Houston TX, 9 April 2000
In March 2000, bassist Peter Kowald embarked on an extensive three-month
concert tour of the United States. His program was to include about
50 solo performances in cities all across the country, and he would
also play with a duo or trio of selected area musicians as the second
part of each performance. He purchased a station wagon and began negotiating
the country. In Orlando, Florida, he included Sam Rivers as his second-set
partner. He continued to North Carolina and a union with Eugene Chadbourne;
New Orleans, where he hooked up with Kidd Jordan and Alvin Fielder;
and numerous other cities before arriving in Houston. The Houston
date marked his 28th concert appearance on this tour that would take
him westward and to several cities in California (playing with Vinny
Golia among others) before culminating with an appearance at the 5th
annual Vision Festival in New York in May. The entire event was documented
by a traveling companion who videotaped each performance for eventual
distillation and issuance as a documentary of the tour.
Houston venue was a most unique downtown site. An antiquated, multi-story
dry goods store has been converted into a Bohemian coffee shop named
No Tsu Oh, where crowds gather to sip exotic brews, play chess, and
indulge themselves in the arts. The performance space is filled with
numerous overstuffed sofas and easy chairs that had seen better days,
racks of empty shoeboxes, and two large live-in dogs that share the
territory. This all seemed to be the appropriate atmosphere for Kowald
to turn on his creative juices.
set-long solo opened with furious arco playing accompanied by his
own guttural throat singing. It was a massive beginning, energetically
fueled by the muscular use of his left-hand knuckles to massage the
strings while he bowed. Kowald appeared to be conducting an exorcism,
willing the instrument to do his bidding. When he switched to pizzicato
mode, the mood turned solemn as he played abstract rhythm in hymnal
fashion. He also turned the bass into a percussion instrument while
beating the strings with highly reverberate results. On returning
to arco, Kowald grabbed a fist full of strings and muscled the bass
into submission. His style featured the use of short phrases or groups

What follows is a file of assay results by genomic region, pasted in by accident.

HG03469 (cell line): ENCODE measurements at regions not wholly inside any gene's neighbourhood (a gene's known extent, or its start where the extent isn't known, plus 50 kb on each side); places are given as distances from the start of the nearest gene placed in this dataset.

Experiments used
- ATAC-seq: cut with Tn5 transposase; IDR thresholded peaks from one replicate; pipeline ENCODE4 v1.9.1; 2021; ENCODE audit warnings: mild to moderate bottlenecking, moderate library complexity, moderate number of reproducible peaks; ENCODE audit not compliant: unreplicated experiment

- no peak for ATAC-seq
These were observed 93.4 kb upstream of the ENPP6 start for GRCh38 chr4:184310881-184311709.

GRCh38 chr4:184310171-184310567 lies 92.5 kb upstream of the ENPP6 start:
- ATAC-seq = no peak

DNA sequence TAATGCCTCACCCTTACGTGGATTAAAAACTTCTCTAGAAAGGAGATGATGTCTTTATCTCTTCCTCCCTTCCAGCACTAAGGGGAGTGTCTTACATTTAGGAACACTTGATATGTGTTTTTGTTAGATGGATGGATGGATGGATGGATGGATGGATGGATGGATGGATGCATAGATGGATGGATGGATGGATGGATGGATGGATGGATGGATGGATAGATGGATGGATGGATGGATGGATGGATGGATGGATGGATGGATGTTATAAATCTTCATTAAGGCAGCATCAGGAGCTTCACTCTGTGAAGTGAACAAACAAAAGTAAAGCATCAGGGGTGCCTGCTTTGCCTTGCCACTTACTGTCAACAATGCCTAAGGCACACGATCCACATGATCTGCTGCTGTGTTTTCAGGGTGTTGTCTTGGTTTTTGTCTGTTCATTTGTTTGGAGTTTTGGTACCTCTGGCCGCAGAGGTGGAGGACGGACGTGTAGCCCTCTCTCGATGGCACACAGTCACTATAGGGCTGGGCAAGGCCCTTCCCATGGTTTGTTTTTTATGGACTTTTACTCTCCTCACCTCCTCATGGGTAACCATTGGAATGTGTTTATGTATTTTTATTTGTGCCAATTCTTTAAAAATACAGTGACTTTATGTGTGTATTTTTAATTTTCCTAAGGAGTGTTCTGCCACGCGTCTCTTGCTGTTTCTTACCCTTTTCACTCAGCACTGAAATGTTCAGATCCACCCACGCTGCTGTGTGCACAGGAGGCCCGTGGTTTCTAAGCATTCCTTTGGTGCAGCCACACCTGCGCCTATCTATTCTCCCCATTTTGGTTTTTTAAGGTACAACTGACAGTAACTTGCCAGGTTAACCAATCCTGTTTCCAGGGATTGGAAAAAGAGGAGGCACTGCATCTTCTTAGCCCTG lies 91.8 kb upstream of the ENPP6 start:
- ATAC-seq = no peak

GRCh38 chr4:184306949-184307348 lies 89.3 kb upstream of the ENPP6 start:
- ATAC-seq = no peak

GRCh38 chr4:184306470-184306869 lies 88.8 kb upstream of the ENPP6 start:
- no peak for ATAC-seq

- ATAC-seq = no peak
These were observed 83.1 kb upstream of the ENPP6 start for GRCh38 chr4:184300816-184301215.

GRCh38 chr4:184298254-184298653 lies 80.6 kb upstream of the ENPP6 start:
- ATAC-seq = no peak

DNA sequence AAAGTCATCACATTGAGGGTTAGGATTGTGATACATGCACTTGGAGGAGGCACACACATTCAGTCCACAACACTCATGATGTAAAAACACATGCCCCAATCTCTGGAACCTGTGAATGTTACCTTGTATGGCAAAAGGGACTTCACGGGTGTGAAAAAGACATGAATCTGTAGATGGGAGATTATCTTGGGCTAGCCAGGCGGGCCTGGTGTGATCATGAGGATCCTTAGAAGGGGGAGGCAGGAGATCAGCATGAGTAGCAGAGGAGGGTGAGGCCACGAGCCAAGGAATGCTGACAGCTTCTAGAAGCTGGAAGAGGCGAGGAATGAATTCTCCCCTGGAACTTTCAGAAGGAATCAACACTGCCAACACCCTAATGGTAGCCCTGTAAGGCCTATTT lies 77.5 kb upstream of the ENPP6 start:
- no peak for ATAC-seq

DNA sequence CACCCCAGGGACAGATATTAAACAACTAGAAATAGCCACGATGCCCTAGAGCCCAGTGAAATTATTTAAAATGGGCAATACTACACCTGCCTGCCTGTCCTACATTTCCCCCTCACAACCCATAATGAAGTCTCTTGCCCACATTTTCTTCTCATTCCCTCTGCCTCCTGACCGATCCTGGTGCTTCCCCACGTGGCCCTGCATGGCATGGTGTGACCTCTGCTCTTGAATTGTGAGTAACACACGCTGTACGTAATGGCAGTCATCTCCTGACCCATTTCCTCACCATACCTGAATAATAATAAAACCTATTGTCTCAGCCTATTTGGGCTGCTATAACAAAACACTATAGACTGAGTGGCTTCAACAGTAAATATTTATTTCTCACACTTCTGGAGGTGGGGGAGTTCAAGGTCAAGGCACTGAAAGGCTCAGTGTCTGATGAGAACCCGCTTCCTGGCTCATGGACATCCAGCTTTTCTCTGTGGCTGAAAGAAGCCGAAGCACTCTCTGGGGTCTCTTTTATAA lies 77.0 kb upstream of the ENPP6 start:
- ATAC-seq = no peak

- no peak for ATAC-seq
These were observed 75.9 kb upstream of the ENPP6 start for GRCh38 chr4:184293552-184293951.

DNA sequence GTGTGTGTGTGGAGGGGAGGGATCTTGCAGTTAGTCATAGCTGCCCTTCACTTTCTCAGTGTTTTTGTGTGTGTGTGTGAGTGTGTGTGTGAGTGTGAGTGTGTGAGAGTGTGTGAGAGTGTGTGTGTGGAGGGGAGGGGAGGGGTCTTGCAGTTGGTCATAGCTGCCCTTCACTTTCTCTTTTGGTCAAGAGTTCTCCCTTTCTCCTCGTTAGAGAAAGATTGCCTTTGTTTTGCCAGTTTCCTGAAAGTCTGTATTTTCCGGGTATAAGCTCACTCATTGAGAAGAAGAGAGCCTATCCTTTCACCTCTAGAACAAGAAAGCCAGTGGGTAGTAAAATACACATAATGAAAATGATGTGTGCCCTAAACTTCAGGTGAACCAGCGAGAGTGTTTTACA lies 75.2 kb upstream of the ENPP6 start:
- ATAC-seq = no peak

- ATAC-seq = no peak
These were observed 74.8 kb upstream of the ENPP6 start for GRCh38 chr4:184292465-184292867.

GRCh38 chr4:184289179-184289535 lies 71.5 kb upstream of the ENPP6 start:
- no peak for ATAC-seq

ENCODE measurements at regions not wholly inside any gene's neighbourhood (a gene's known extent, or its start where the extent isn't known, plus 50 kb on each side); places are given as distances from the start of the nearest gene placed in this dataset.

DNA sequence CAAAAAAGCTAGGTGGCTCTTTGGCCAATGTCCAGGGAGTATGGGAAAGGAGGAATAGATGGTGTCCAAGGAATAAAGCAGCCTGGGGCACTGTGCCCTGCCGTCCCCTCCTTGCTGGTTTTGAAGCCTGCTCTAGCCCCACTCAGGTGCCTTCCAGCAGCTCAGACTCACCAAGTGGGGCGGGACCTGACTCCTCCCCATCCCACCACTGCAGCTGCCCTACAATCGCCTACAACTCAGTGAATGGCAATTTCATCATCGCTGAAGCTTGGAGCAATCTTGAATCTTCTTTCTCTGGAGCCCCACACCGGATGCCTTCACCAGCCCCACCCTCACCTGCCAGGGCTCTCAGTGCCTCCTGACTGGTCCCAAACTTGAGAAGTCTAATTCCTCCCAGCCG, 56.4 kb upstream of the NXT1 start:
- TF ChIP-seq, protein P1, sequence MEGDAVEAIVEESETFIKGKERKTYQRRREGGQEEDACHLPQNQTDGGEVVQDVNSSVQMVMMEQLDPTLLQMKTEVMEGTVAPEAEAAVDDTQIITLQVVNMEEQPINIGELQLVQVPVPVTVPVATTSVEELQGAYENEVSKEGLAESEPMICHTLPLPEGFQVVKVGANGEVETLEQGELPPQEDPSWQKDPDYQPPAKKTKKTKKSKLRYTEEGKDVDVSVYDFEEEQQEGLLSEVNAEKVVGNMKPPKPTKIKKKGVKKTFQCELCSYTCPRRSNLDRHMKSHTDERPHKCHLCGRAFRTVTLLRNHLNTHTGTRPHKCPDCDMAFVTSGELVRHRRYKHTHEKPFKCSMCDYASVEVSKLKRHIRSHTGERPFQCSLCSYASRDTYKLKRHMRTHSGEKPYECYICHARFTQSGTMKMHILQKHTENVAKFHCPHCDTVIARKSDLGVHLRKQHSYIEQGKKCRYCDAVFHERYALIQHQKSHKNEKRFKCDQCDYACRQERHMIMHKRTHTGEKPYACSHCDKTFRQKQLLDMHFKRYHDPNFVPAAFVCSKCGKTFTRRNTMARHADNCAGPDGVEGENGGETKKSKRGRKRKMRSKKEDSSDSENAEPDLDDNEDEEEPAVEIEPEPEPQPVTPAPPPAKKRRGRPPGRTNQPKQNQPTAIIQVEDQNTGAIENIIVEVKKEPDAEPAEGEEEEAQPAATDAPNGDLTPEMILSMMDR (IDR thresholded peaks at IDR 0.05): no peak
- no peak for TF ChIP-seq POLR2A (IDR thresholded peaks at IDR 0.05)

of notes that he worked into variant forms of reiterative rhythm.
Heard within the music was the aura of the American Indian culture
interspersed between the predominant European musical esthetic. The
performance was one of contrasts, alternating between the violent
and the serene. Foreboding arco romps with deeply ominous emotion
gradually transcended into high-energy squeakiness. His visual effects
were equally overwhelming. Kowald used a circular bowing technique
to develop eerie tones amid a recurring theme. He finished the set
as he began, using knuckles and throat singing to reestablish the
heavy drone tone.
the second set, Kowald featured two of the city's premier avant-garde
musicians in duet with him and as a trio. Pedal steel guitar player
Susan Alcorn and Kowald set an ethereal stage of serenity on the
first duet. Alcorn uses the unusual instrument much the way oriental
string instruments are played and completely disguises any association
it may have with country music. She played in sensitive, atonal phrases
while Kowald matched the mood. Alcorn used a steel bar and picks
to produce eerie tones of elusively twisted notes to establish the
The piece methodically built in tension that was only released when
the two reverted to serene musings. Kowald admitted he had never even
seen this instrument before, let alone played along with one. Yet
the meeting was as natural as could be. He intertwined his string
bursts around Alcorn's spatial playing in perfect union.
second duet found Kowald playing with freewheeling trombonist David
Dove. Dove is a forceful and physical musician whose playing draws
comparison to the great German trombonists in his phrasing and execution.
He produces a heavy sound typically expressed in staccato style with
interjections of punctuated tonality. Dove spewed a consistent flow
of molten lava from his open or partially muted horn. Still, his music
exhibited smoothness. Kowald again merged his frantic bowing with
Dove's blasts to provide a cacophonous symphony of brooding music.
Kowald's throat singing was a natural for the opposing tones of the
trombone and proved to be an effective technique. Kowald is a traffic
director in these situations. He subtly changes the pace and rhythm
to achieve his spontaneously realized goals.
evening closed with a trio performance. Again, Kowald set the tone
and direction while Dove produced waves of deep trombone groans and
Alcorn showed a more frantic style in manipulating the steel guitar.
Kowald played fast and furiously as Alcorn oozed out shades of color.
The trio displayed extensive group empathy.
Kowald announced he was off to Austin, Texas for another performance
the following night. He has put himself on a grueling schedule, yet
he showed no signs of fatigue or lack of inventiveness. Apparently,
he is recharged with each new challenge that faces him along the torturous